Gather round for a ghost story about the Witch of Yazoo...
The city of Yazoo is known for its historic architecture, fertile basin, and 188-mile river running parallel to the Mississippi. But the city's biggest draw isn’t the nature or quaint neighborhoods, but an urban legend that has haunted the community since the 1800s.
You see, back then, a grove of trees bordered the Yazoo River, and living amongst those trees was a witch. Well, they say she was a witch , but in those days, people were suspicious of any woman who lived alone.
As the story goes, the town was reeling from a series of mysterious incidents. Allegedly, someone was luring fishermen into the most treacherous parts of the river before attacking them and stealing their goods. Although the townsfolk assumed the witch was to blame, nobody could prove it. That is, until the day a young boy was walking home along the riverbank. The boy peeked inside the witch’s house, expecting to see the old woman standing over a cauldron or speaking with her familiar, but instead, he spied two dead bodies. According to his account, the witch hovered over the deceased men, gazing up towards the heavens and whispering magickal incantations to an invisible companion.
When the police arrived to investigate, there were no dead bodies, but the witch still fled into the nearby trees. However, recent rains had made the ground soft, and the police quickly caught up with the woman. They tried to pull her free from the mud, but the ground turned to quicksand, and soon, she was swallowed up by the earth.
Her last words didn’t contain an explanation or farewell, but a threat of revenge.
“In twenty years, I will return and burn this town to the ground!”
With the witch’s body buried in the local cemetery (and a chain wrapped around the headstone for good measure), nobody anticipated her words to come true. But on May 25th, 1904, exactly twenty years after the witch’s death, a devastating fire ravaged the city. Although the cause of the blaze remains a mystery, over three hundred businesses and homes were incinerated, and a large percentage of the community was displaced.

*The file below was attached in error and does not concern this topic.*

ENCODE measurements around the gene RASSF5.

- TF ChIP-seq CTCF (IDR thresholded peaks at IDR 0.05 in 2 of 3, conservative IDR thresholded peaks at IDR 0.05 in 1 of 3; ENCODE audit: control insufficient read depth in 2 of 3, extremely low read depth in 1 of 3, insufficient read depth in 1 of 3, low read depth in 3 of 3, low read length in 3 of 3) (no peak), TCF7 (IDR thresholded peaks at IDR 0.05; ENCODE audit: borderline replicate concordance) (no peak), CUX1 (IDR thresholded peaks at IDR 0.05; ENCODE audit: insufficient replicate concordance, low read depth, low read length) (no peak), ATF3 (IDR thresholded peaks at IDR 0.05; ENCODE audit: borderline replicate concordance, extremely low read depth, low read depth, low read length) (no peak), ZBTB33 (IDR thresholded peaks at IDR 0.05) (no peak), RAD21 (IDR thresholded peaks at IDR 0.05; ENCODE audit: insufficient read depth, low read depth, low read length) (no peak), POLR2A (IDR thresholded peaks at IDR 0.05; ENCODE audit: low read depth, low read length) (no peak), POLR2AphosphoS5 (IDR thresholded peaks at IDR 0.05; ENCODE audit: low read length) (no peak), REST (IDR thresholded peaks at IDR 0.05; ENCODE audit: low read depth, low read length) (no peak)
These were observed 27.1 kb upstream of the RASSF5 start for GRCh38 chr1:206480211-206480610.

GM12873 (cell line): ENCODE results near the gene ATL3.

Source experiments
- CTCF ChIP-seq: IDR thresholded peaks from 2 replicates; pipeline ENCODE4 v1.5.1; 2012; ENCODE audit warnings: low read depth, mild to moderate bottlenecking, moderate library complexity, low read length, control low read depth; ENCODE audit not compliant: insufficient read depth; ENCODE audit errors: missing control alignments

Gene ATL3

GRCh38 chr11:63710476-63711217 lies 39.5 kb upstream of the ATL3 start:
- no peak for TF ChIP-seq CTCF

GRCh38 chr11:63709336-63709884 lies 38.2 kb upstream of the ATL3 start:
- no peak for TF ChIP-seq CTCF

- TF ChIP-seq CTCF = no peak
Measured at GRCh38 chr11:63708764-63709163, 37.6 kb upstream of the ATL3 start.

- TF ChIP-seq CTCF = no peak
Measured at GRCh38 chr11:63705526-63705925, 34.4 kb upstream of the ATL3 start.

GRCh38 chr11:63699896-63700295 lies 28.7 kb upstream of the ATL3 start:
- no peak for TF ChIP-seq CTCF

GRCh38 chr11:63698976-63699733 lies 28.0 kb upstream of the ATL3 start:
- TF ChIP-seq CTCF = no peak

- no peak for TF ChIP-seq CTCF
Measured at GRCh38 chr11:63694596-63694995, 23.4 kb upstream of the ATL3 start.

Most people believe that the fire began as an accident and have narrowed it down to the parlor of Miss Pauline Wise, a soon-to-be bride prepping for her wedding day. The strange thing was, right about the time the fire erupted, a strong wind began to blow. Despite the previously calm day, the winds screamed and howled, causing the flames to jump from one corner of the town to the next.
Even more peculiar, the day after the fire, cemetery workers noticed the chain around the witch’s grave had been broken in half. It was immediately replaced with a stronger one (for whispers warned that the witch was to blame), only to have the chain break again. And again. And again.
Despite the extra attention paid to the witch’s grave, mysterious occurrences continued. Not only did the shackles keeping her spirit tied to the Otherworld repeatedly fail, but not long after the witch’s burial, her headstone toppled over and split in two. To top it all off, if someone were to check the weather reports from May 25th, 1904, they would find no record of high winds in the Yazoo area. Today, the Witch of Yazoo’s resting place has become somewhat of a tourist site, known for paranormal activity and the memory of a woman who, even in death, refuses to be contained.